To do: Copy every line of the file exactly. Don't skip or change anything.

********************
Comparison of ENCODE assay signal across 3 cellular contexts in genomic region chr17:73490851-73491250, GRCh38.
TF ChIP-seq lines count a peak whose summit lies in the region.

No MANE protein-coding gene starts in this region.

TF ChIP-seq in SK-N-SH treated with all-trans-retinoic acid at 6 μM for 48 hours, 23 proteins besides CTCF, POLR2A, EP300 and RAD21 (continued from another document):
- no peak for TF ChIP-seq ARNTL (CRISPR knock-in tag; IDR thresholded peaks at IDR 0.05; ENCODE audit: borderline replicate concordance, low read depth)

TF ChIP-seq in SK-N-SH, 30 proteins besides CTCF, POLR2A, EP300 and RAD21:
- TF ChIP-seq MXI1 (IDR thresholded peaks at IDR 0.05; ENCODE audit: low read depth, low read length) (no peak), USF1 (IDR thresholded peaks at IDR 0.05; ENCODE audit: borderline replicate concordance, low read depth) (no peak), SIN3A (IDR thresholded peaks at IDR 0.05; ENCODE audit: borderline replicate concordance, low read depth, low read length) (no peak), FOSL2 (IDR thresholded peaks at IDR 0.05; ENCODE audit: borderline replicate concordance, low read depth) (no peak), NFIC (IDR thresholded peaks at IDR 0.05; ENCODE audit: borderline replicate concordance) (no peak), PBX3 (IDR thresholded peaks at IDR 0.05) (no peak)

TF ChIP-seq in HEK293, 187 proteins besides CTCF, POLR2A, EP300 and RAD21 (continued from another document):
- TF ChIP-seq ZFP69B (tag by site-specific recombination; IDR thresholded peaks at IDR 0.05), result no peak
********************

Comparison of ENCODE assay signal across 3 cellular contexts in genomic region chr17:73490851-73491250, GRCh38.
TF ChIP-seq lines count a peak whose summit lies in the region.

No MANE protein-coding gene starts in this region.

TF ChIP-seq in SK-N-SH treated with all-trans-retinoic acid at 6 μM for 48 hours, 23 proteins besides CTCF, POLR2A, EP300 and RAD21 (continued from another document):
- no peak for TF ChIP-seq ARNTL (CRISPR knock-in tag; IDR thresholded peaks at IDR 0.05; ENCODE audit: borderline replicate concordance, low read depth)

TF ChIP-seq in SK-N-SH, 30 proteins besides CTCF, POLR2A, EP300 and RAD21:
- TF ChIP-seq MXI1 (IDR thresholded peaks at IDR 0.05; ENCODE audit: low read depth, low read length) (no peak), USF1 (IDR thresholded peaks at IDR 0.05; ENCODE audit: borderline replicate concordance, low read depth) (no peak), SIN3A (IDR thresholded peaks at IDR 0.05; ENCODE audit: borderline replicate concordance, low read depth, low read length) (no peak), FOSL2 (IDR thresholded peaks at IDR 0.05; ENCODE audit: borderline replicate concordance, low read depth) (no peak), NFIC (IDR thresholded peaks at IDR 0.05; ENCODE audit: borderline replicate concordance) (no peak), PBX3 (IDR thresholded peaks at IDR 0.05) (no peak)

TF ChIP-seq in HEK293, 187 proteins besides CTCF, POLR2A, EP300 and RAD21 (continued from another document):
- TF ChIP-seq ZFP69B (tag by site-specific recombination; IDR thresholded peaks at IDR 0.05), result no peak